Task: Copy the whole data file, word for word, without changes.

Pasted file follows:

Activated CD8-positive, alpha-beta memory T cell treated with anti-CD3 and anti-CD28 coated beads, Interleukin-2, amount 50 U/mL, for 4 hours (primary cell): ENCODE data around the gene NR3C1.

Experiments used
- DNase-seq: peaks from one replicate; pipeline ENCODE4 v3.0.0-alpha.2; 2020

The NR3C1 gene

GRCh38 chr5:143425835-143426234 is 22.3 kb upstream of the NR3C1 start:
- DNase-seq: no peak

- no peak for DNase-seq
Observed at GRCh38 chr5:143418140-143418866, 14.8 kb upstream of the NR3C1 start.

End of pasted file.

Activated CD8-positive, alpha-beta memory T cell treated with anti-CD3 and anti-CD28 coated beads, Interleukin-2, amount 50 U/mL, for 4 hours (primary cell): ENCODE data around the gene NR3C1.

Experiments used
- DNase-seq: peaks from one replicate; pipeline ENCODE4 v3.0.0-alpha.2; 2020

The NR3C1 gene

GRCh38 chr5:143425835-143426234 is 22.3 kb upstream of the NR3C1 start:
- DNase-seq: no peak

- no peak for DNase-seq
Observed at GRCh38 chr5:143418140-143418866, 14.8 kb upstream of the NR3C1 start.